While most movie theatres in B.C. have closed to adhere to a provincial health ban limiting large gatherings, Aldergrove’s outdoor Twilight Drive-In has expanded its hours.
What once were weekend-only movie showings now includes weekdays – a part of other changes the private business has implemented to meet provincial health guidelines amid the COVID-19 pandemic.
Langley Township bylaw officers recently paid the theatre a visit, confirming for the Aldergrove Star it complies with current health authority orders and social distancing guidelines.
Dozens of vehicles are able to attend the outdoor movie theatre each night.
On March 13, the theatre first committed to staying open during the outbreak, boasting films “from the privacy and comfort” of viewers’ own vehicles.
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As of April 1, the outdoor theatre has limited the number of cars allowed to half – allowing more space in between vehicles.
Cars visiting must park 20-feet away from other vehicles, unless both vehicles contain people who are self-isolating from the virus, together.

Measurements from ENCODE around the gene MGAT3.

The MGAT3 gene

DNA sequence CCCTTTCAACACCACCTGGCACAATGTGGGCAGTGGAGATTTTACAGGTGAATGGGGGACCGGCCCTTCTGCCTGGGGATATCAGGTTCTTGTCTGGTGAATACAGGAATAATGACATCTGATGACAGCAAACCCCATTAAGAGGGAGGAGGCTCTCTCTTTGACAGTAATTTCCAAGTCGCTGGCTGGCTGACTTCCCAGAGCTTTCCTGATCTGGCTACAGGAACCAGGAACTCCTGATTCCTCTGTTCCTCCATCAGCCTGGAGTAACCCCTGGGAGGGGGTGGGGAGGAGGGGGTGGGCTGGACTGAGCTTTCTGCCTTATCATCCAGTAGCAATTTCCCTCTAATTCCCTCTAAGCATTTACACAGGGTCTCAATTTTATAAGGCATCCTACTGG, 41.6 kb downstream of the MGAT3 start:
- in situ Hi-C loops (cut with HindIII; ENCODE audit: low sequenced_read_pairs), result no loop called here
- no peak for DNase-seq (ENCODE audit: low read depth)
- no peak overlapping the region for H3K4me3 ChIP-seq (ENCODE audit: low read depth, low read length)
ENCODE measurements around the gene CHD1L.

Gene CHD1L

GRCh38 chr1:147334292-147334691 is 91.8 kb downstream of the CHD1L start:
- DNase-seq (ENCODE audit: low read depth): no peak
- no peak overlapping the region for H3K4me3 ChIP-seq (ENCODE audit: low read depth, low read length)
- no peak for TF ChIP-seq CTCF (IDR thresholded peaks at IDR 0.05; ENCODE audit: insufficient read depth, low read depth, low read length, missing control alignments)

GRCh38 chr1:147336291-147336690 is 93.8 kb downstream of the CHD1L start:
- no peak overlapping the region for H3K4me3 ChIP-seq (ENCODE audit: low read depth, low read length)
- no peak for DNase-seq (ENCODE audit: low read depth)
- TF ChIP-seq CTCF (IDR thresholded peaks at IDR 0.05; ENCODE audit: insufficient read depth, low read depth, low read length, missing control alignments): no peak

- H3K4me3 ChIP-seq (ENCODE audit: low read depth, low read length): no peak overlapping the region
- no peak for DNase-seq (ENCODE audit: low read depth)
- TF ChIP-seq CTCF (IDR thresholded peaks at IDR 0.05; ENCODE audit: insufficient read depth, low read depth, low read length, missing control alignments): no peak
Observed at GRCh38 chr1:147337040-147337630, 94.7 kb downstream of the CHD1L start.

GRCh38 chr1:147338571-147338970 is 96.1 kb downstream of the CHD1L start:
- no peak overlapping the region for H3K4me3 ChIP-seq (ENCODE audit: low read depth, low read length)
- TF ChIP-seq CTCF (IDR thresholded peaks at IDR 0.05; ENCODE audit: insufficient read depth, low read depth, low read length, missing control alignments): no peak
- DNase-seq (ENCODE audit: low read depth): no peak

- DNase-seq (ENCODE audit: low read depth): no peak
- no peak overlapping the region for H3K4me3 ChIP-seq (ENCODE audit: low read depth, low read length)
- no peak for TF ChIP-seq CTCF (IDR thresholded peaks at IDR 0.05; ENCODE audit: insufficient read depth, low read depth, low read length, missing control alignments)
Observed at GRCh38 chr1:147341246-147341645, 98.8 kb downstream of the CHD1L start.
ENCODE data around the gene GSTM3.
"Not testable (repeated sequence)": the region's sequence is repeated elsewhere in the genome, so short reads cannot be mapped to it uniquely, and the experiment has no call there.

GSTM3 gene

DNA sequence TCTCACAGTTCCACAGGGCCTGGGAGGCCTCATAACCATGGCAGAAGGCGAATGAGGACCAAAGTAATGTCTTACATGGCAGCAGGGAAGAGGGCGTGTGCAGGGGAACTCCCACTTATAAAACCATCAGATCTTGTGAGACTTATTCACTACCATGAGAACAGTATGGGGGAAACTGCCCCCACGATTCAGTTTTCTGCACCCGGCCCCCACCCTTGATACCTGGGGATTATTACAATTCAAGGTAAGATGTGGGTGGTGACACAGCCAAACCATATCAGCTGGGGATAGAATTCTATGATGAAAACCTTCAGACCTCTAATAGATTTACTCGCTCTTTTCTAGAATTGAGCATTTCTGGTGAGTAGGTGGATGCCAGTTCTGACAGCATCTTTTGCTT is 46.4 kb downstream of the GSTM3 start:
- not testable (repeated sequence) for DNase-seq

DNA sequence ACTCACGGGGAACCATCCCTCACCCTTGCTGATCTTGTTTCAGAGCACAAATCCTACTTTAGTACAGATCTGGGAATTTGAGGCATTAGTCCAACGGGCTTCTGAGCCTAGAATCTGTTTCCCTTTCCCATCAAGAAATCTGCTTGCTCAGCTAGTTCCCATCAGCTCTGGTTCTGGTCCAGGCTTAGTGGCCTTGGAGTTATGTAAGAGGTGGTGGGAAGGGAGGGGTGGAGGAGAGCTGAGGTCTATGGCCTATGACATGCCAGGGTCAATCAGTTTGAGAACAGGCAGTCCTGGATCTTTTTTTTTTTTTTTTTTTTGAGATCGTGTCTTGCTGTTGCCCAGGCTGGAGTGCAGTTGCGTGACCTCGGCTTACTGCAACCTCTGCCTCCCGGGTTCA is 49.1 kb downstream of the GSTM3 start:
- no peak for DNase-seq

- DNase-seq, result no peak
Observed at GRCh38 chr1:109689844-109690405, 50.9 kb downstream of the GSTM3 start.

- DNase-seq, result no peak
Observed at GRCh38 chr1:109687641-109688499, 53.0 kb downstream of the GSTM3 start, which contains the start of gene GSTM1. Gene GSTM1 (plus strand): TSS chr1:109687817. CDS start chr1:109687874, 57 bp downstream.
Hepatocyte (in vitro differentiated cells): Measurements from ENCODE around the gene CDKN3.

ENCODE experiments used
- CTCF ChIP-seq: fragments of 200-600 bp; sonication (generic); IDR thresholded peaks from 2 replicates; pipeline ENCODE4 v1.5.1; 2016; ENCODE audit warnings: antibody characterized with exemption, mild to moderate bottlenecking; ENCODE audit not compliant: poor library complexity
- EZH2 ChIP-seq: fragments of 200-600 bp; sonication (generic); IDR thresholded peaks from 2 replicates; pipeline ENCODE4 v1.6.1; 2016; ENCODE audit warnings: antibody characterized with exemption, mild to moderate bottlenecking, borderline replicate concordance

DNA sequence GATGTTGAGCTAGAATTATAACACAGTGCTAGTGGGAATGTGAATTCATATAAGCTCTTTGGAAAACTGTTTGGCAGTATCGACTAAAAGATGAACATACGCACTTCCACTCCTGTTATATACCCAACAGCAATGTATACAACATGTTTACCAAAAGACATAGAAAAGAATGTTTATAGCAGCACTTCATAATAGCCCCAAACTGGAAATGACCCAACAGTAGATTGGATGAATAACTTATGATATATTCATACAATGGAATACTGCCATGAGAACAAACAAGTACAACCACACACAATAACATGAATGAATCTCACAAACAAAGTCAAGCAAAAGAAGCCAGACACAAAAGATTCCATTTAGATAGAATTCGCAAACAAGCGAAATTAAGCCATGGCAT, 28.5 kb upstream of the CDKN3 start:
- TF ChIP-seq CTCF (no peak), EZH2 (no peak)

The drive-in has also limited the occupancy of its indoor washrooms to eight people in each. Its indoor concession, with only one till serving customers, currently has a limit of 15 people with visual floor cues for customers in line.
The company is also offering hand sanitizer and self-contained condiment packets to minimize COVID-19 spread.
Though the online response has largely been positive to the business staying open, there have been detractors.
Video footage taken Sunday by Vancouver resident Skyler Cartwright shows a group of people on the lawn in front of the 40-foot-high movie screen.
“We’re here at the Twilight Drive-In and we have mass amounts of people, friends who met up with each other, sitting with each other, and staff doing absolutely nothing about this,” Cartwright said in a video her friend Caleb posted on Twitter.
Cartwright told the Aldergrove Star that following her experience at the drive-in, she called the non-emergency police line to report the nearly 40 people she counted on the lawn.
Children especially were said to be mingling and not “keeping close or staying in their cars,” according to Cartwright.
Located at 260 Street and Fraser Highway (3350 260 St.), the Twilight is one of the last nostalgic movie-going experiences in the province.